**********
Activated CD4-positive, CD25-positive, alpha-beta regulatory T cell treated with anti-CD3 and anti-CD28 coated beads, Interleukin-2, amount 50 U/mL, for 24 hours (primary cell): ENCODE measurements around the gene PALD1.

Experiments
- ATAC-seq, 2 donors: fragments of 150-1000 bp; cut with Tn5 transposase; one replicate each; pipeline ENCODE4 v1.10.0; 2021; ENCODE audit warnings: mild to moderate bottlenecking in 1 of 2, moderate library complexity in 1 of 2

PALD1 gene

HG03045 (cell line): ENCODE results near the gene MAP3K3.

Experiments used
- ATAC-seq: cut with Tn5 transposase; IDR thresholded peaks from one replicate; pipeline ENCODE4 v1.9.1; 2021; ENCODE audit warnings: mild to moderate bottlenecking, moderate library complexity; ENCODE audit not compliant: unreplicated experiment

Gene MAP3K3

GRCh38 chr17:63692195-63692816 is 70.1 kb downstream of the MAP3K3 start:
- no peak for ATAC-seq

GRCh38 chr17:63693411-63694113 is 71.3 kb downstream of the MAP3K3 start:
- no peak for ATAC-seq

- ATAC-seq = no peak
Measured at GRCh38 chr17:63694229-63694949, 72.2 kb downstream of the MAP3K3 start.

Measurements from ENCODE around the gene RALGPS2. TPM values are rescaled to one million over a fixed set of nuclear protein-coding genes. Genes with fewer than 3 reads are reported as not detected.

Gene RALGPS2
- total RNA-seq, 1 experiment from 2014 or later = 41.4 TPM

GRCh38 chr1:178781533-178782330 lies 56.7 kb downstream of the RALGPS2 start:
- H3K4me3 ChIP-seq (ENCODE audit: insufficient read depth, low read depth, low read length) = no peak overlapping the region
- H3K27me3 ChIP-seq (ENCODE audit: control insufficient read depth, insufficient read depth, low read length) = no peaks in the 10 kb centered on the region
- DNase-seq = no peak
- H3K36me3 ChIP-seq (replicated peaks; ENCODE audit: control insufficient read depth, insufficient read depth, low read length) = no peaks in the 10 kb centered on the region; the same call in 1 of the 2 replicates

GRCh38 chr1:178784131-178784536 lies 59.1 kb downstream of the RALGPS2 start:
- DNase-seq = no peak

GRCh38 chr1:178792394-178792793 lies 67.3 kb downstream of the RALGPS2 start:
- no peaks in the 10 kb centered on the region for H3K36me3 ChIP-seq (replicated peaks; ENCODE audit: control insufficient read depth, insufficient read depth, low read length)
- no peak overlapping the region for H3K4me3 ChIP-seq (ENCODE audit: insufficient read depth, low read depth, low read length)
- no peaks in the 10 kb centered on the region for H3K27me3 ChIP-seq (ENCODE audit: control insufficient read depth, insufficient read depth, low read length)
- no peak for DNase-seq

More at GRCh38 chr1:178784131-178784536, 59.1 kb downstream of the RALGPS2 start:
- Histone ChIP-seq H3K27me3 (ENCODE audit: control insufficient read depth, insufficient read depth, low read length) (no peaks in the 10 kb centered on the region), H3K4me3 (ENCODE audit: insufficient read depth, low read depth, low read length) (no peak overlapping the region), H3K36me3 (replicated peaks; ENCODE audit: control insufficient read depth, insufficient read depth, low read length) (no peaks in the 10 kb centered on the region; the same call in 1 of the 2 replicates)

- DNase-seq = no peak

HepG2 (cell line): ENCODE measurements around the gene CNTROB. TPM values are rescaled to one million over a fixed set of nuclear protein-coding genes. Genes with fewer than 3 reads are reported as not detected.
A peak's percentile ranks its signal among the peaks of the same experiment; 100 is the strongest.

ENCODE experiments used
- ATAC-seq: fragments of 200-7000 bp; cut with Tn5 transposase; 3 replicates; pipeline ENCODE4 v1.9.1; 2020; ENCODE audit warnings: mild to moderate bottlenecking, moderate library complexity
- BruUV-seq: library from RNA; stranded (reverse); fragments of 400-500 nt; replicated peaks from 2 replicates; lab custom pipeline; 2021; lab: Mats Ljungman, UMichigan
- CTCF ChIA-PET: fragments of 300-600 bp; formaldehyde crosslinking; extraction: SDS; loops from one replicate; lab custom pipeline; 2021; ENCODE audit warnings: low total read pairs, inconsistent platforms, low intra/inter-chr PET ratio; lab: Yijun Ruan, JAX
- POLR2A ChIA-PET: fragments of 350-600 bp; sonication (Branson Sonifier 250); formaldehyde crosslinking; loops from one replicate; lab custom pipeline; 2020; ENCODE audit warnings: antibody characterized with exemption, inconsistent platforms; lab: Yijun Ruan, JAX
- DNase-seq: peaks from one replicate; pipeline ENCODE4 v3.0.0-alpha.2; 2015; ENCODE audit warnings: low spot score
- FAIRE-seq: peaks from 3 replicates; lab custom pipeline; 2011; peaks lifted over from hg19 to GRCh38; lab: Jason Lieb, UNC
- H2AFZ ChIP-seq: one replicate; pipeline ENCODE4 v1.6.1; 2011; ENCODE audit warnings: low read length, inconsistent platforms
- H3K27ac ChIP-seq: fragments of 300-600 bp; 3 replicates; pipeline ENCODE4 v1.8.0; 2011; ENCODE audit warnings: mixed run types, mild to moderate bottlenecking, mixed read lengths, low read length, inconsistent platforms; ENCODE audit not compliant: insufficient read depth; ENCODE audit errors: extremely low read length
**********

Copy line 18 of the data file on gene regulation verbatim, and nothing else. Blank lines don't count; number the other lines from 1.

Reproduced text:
GRCh38 chr1:178781533-178782330 lies 56.7 kb downstream of the RALGPS2 start: